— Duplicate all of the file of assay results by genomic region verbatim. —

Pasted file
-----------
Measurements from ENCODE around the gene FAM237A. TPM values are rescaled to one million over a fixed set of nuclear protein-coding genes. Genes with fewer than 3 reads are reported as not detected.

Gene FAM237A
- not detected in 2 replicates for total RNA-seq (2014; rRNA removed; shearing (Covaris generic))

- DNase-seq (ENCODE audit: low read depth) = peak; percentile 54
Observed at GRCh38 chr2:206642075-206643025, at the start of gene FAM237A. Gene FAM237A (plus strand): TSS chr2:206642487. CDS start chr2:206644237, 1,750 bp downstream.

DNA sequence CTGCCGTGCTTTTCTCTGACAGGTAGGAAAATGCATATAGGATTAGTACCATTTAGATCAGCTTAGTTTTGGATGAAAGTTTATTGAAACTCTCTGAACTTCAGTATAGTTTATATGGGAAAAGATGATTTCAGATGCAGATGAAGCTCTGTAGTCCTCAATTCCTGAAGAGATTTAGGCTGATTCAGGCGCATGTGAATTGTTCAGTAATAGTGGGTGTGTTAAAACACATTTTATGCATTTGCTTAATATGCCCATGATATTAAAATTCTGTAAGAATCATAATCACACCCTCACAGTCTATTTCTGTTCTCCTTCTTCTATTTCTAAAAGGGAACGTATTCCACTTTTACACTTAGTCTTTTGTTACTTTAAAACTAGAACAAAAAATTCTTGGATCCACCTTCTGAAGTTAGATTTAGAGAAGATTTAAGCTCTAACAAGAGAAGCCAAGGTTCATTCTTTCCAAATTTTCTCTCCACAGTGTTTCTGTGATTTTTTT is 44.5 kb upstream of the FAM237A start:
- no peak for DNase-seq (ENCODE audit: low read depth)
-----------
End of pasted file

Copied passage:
Measurements from ENCODE around the gene FAM237A. TPM values are rescaled to one million over a fixed set of nuclear protein-coding genes. Genes with fewer than 3 reads are reported as not detected.

Gene FAM237A
- not detected in 2 replicates for total RNA-seq (2014; rRNA removed; shearing (Covaris generic))

- DNase-seq (ENCODE audit: low read depth) = peak; percentile 54
Observed at GRCh38 chr2:206642075-206643025, at the start of gene FAM237A. Gene FAM237A (plus strand): TSS chr2:206642487. CDS start chr2:206644237, 1,750 bp downstream.

DNA sequence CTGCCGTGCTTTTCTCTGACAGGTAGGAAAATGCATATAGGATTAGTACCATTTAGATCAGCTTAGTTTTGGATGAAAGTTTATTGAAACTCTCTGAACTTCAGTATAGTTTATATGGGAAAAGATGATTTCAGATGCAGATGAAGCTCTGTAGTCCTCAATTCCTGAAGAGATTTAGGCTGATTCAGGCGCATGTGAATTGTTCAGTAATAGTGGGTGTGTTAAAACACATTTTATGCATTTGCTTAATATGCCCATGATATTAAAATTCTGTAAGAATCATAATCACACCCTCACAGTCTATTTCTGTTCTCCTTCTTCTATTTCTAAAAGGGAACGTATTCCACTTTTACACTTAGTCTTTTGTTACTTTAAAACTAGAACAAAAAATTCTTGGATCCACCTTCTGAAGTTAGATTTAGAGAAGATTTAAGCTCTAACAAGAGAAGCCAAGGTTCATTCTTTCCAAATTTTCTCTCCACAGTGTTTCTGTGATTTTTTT is 44.5 kb upstream of the FAM237A start:
- no peak for DNase-seq (ENCODE audit: low read depth)